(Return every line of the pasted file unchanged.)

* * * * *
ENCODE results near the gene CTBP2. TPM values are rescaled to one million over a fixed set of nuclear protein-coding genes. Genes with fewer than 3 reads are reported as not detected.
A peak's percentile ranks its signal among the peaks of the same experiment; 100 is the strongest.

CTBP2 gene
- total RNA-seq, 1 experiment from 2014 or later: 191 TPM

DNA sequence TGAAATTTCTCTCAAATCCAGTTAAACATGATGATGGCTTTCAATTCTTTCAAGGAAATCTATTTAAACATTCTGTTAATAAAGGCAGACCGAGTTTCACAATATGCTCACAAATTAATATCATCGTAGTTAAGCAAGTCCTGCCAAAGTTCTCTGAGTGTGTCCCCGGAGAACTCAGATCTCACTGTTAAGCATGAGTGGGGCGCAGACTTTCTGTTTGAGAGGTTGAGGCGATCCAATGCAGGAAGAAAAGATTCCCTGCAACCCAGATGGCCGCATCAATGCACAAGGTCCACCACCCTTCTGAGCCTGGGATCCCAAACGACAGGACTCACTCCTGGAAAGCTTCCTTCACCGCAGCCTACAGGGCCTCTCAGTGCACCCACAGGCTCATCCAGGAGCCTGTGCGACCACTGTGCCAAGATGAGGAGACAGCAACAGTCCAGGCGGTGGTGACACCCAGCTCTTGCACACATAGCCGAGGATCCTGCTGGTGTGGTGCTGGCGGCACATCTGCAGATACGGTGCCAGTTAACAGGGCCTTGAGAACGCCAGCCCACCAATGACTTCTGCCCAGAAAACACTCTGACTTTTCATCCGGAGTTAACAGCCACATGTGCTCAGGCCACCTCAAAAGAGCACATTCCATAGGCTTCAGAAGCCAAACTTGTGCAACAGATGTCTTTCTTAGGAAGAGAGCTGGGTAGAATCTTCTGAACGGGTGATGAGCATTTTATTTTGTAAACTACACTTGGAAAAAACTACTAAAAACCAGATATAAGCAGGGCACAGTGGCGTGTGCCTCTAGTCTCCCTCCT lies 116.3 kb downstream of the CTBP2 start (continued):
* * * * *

ENCODE results near the gene CTBP2. TPM values are rescaled to one million over a fixed set of nuclear protein-coding genes. Genes with fewer than 3 reads are reported as not detected.
A peak's percentile ranks its signal among the peaks of the same experiment; 100 is the strongest.

CTBP2 gene
- total RNA-seq, 1 experiment from 2014 or later: 191 TPM

DNA sequence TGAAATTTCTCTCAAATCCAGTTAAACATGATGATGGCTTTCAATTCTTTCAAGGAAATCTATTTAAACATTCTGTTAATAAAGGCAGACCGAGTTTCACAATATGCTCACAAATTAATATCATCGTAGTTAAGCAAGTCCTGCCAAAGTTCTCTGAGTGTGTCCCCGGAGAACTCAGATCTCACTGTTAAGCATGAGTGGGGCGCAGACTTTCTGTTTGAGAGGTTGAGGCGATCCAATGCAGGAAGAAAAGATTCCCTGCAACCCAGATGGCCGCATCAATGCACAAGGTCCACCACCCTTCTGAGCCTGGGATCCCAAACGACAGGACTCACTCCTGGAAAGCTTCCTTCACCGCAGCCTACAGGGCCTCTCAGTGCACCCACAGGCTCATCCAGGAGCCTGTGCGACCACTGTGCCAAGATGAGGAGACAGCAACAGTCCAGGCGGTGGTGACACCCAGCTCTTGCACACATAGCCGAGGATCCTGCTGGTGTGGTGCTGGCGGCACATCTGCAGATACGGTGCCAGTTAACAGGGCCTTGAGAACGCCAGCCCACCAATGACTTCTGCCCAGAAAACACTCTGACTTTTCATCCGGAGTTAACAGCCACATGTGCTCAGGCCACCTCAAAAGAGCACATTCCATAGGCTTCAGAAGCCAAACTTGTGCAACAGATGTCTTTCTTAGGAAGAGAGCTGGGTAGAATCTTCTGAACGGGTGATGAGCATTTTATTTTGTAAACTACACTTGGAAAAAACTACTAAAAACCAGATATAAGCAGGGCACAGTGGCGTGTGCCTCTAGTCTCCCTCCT lies 116.3 kb downstream of the CTBP2 start (continued):